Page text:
Posted on: December 20, 2023 Posted by: Zack Wang Comments: 0

Are you enrolled in or considering medical school but worried about all the exams? Saint James School of Medicine wants all its students to succeed, no matter their background.

We’ve based this article on episode 34 of the Med School Minutes Podcast. Keep reading to discover how one student learned to use her training as an athlete to conquer her Step 1 examination. Even if you’re not an athlete, you can work just as hard for success! 

What Is Step 1?

When it comes to licensing for your degree in medicine, the USMLE Step 1 refers to the standardized test that verifies a student’s knowledge about basic scientific concepts and how they apply to clinical medicine. It’s the first part of the United States Medical Licensing Examination and consists of 280 multiple-choice questions taken over an eight-hour examination period.

As of 2022, the test is pass/fail, and most students take it after their preliminary clinical training between their second and third year in medical school.

Kelly Hurley’s Story: From Olympian To Med Student

Kelly Hurley has successfully completed her Step 1 exam and is a perfect example of how students from all demographics can use their life experiences to succeed. After placing fifth in fencing at the 2021 Olympics, Kelly has transitioned her training as an athlete to become a successful medical student.

While no major life change is ever seamless or without stress, Kelly found many of the skills she developed as an athlete translate well into studying for a degree in medicine. Even if you’re not an athlete, you can learn from her experience.

Tips for Passing Your Step 1 Classes

No matter how prepared you are, medical school has moments of stress and moments of great joy and accomplishment. Looking back on her first years as a medical student, Kelly offers the following tips to make the most of your time and optimize your chances for long-term success.

Find Support

Much like an athlete competes on a team or relies on others to help with training, a medical student shouldn’t try to complete school on their own. Ideally, you can bring your support system with you, such as if you’re married or have a long-term partner. However, you can also create a support system here by connecting with other students, faculty, and professionals.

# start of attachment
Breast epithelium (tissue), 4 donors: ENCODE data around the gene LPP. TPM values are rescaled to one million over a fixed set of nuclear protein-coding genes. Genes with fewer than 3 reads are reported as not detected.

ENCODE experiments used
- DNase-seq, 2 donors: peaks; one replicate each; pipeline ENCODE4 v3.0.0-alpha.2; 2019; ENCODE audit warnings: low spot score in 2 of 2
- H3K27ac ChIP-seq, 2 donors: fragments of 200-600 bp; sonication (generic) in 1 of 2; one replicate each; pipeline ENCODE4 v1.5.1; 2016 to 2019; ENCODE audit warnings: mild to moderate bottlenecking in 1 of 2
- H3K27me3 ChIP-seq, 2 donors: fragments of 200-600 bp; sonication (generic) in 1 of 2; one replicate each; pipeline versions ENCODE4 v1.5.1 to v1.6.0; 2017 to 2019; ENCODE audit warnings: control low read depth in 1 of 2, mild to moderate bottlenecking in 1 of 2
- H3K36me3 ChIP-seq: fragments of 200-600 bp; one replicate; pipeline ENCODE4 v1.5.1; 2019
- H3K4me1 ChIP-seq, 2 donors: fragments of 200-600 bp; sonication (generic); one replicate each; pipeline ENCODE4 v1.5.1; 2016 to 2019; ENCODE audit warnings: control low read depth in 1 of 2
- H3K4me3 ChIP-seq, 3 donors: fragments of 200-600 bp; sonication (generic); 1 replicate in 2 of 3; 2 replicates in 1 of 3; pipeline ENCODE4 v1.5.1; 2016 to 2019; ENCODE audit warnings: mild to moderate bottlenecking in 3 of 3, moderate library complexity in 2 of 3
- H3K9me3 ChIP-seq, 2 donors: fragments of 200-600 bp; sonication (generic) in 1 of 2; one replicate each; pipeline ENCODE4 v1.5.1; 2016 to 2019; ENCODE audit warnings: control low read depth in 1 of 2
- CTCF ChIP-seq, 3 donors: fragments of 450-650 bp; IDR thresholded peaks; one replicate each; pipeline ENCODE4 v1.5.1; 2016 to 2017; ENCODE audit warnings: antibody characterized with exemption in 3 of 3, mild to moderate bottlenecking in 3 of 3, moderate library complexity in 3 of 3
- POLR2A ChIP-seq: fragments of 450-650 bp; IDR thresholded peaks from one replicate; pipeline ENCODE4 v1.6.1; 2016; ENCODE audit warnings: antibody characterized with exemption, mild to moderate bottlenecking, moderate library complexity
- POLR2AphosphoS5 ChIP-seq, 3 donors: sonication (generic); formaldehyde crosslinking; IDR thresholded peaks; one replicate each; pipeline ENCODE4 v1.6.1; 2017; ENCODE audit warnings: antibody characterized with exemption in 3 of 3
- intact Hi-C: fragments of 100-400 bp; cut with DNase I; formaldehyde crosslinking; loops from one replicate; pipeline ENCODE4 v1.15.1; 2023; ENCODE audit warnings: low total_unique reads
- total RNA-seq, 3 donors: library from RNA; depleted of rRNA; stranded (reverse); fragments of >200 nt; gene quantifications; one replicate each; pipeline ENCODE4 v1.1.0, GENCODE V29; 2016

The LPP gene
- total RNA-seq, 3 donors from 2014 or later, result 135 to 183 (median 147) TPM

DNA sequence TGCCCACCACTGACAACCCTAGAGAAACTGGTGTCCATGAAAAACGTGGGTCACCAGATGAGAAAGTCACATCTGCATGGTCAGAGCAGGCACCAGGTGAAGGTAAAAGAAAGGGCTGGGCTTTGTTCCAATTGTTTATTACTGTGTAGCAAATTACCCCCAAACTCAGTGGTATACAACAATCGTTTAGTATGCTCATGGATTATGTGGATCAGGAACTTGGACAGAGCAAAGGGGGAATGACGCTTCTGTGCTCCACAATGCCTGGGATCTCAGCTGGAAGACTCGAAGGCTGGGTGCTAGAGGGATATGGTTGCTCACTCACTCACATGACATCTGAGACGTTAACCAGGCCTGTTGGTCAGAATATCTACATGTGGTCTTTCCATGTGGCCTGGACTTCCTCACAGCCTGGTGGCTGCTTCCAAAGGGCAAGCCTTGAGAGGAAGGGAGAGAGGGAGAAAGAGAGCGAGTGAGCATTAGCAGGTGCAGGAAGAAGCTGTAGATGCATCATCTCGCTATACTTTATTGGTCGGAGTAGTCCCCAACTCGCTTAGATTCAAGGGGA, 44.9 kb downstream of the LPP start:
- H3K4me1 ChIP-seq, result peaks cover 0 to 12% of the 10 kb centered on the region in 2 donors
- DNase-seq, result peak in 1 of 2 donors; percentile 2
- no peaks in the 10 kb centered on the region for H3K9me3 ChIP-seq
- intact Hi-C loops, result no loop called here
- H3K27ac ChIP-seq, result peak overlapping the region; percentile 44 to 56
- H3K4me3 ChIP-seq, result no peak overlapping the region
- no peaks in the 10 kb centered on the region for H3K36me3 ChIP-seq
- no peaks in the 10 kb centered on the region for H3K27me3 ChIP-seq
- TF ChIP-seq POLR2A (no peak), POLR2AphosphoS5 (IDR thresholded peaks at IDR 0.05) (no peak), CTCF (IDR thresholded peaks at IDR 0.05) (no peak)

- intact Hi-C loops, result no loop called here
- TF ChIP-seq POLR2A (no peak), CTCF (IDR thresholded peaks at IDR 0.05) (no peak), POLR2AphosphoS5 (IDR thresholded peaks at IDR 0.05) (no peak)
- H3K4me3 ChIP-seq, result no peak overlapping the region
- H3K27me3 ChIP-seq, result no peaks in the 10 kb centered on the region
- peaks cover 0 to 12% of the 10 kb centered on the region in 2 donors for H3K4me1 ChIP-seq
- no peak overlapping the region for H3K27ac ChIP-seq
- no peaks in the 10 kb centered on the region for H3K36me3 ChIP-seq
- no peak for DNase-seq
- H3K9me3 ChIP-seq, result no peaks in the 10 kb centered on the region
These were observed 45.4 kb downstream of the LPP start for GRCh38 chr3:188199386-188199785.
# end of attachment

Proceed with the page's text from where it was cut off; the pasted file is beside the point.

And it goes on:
A good support system can help you in the following ways:

  • Emotional support: The stress of medical school can make a lot of students homesick, even beyond their first year. If you have kids or family that come with you, you can make your home anywhere, especially on the beautiful Leeward Islands. However, remember you can create your own sense of home by cultivating good friendships while you’re in school.
  • Task support: With such a necessary focus on studying, many students find simple tasks like cooking healthy meals, cleaning, and paying bills easily fall by the wayside. Whether you band together with another group of students or have a family to help you, find a way to delegate many of these tasks so you can focus on your success.
  • Worklife balance: Don’t forget that your mind needs rest to absorb what you’re learning. Find a group of people you can have fun with and enjoy the time you’re not studying to care for your mental health.

Prioritize Time Management

On average, most medical students find themselves studying between eight to 12 hours a day. An Olympic athlete trains about the same amount, but the average person probably isn’t used to such commitment.

What was Kelly’s secret? She learned how to study smarter, not harder. 

She found that some days, she could study as little as seven hours while still optimizing her learning. She also stresses it’s important to take days off and give your mind time to process the information.

Improve Focus

Most people can’t focus on studying for eight to 12 hours a day, and even as an Olympic athlete, Kelly found she had to work hard to improve her focus. Maintaining focus is even harder when you experience setbacks, but Kelly reminds everyone that’s a muscle you can develop.

To help you develop and maintain concentration, remind yourself what you love about medical school and how it can help you achieve your long-term goals.

Find a Mentor

Much like an athlete requires a coach, a successful medical education requires a mentor. Find an established professional you trust and communicate well with, and let them help you through your medical training.

Start Your Journey Toward a Successful Medical Career Today

At Saint James School of Medicine, we work to provide all our students with a clear path to success. Whether you’re attending medical school for an MD, Ph.D., or another degree, we help you find the support system you need for the career of your dreams.

Read our other articles so you can go from a successful student to an outstanding graduate.

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